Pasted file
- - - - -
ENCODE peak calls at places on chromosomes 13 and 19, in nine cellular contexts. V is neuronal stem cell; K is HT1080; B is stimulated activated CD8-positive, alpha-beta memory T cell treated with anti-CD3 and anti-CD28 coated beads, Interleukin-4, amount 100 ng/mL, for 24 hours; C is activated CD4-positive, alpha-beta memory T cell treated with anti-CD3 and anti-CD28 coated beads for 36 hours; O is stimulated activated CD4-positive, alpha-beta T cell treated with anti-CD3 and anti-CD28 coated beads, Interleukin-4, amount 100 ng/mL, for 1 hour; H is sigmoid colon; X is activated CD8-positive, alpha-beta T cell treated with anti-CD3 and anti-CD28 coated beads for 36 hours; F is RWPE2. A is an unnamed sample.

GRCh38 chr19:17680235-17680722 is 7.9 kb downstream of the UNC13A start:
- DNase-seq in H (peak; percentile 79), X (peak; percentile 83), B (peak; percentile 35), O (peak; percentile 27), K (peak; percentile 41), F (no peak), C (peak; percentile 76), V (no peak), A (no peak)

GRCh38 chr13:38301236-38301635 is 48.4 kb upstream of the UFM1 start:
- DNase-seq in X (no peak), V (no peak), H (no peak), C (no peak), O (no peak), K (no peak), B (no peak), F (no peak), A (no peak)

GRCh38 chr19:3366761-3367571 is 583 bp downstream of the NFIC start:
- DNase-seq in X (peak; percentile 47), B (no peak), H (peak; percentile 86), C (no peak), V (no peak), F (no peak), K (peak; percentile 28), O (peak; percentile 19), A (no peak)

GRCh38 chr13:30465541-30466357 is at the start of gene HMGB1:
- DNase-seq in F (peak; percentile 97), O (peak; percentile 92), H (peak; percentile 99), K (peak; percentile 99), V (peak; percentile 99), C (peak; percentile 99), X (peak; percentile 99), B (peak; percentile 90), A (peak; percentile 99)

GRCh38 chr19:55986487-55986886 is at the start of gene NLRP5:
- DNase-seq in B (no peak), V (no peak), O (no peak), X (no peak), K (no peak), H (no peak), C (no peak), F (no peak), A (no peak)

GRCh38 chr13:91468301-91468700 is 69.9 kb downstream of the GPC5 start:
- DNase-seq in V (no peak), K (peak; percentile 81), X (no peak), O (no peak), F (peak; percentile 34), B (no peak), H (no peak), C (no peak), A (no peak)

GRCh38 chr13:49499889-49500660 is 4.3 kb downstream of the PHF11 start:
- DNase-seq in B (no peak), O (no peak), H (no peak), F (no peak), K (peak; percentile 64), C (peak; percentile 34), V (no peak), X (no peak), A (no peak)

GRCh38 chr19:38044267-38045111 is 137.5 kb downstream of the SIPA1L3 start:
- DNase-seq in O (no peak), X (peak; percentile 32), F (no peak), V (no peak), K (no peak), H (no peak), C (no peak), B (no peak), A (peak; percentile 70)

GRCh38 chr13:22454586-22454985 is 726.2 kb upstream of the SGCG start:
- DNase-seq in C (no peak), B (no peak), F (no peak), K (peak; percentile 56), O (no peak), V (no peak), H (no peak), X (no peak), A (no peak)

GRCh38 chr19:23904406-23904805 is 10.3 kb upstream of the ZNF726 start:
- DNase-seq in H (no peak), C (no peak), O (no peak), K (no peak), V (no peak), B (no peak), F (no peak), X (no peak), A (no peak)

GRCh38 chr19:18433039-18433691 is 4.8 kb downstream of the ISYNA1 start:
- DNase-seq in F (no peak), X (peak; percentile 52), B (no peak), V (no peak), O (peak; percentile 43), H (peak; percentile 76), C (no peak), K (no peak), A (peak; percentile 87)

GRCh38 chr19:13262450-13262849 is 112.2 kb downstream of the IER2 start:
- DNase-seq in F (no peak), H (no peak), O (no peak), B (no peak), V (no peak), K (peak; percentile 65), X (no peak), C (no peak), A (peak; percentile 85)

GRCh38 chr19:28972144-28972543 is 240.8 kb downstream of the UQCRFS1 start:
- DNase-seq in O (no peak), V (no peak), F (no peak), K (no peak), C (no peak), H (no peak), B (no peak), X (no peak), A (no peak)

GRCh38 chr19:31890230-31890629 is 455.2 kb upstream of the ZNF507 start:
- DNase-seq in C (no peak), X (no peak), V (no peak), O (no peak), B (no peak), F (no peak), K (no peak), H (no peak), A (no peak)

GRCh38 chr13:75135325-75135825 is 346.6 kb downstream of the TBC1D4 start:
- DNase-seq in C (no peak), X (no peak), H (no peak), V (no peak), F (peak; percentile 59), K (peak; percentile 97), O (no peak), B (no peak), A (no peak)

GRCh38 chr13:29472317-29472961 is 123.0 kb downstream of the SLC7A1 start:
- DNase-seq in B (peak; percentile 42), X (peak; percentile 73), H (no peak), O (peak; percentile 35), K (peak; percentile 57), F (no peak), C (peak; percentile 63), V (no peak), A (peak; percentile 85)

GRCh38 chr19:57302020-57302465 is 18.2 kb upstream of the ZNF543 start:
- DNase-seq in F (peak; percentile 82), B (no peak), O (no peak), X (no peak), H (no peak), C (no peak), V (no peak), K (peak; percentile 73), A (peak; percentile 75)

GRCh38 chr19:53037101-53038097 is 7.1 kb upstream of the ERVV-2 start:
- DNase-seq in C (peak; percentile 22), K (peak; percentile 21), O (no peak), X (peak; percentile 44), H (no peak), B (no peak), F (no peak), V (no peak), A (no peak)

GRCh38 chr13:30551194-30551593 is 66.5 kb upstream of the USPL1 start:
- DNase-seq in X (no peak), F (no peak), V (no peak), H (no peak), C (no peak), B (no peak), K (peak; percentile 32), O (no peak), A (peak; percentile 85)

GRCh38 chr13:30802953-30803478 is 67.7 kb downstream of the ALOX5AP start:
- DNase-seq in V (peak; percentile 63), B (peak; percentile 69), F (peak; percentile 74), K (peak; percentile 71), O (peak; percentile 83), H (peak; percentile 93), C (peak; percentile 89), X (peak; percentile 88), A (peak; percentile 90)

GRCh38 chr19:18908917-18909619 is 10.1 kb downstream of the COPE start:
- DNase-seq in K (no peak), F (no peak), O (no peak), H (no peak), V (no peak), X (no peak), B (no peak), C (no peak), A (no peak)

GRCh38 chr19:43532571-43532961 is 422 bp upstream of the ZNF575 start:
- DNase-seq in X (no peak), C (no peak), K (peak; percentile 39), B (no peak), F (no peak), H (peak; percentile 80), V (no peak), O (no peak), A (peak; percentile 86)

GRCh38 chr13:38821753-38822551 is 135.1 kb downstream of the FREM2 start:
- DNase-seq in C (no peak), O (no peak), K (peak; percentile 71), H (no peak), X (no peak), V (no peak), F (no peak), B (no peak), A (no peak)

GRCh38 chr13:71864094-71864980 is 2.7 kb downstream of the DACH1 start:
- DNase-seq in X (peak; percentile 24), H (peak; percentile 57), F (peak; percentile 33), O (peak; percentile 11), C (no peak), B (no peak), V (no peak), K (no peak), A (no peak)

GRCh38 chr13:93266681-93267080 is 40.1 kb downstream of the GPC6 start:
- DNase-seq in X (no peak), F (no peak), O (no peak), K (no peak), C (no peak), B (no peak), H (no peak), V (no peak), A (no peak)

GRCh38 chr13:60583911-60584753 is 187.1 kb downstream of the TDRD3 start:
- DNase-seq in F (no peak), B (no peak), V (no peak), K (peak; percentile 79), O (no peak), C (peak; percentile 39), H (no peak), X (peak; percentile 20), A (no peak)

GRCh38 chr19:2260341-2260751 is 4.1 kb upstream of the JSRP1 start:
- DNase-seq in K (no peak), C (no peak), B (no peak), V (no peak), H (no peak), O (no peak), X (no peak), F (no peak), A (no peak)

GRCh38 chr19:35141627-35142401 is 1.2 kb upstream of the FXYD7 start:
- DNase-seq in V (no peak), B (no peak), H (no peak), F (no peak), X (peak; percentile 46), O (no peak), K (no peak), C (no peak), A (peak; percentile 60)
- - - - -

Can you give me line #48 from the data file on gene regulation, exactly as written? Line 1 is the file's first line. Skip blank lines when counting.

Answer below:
GRCh38 chr13:71864094-71864980 is 2.7 kb downstream of the DACH1 start: